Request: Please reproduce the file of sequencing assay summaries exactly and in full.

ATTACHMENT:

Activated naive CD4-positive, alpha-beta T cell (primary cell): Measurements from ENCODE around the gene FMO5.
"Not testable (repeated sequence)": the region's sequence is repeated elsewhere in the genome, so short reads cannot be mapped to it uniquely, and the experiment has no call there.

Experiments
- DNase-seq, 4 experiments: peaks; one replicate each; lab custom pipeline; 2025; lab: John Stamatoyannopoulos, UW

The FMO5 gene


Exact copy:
Activated naive CD4-positive, alpha-beta T cell (primary cell): Measurements from ENCODE around the gene FMO5.
"Not testable (repeated sequence)": the region's sequence is repeated elsewhere in the genome, so short reads cannot be mapped to it uniquely, and the experiment has no call there.

Experiments
- DNase-seq, 4 experiments: peaks; one replicate each; lab custom pipeline; 2025; lab: John Stamatoyannopoulos, UW

The FMO5 gene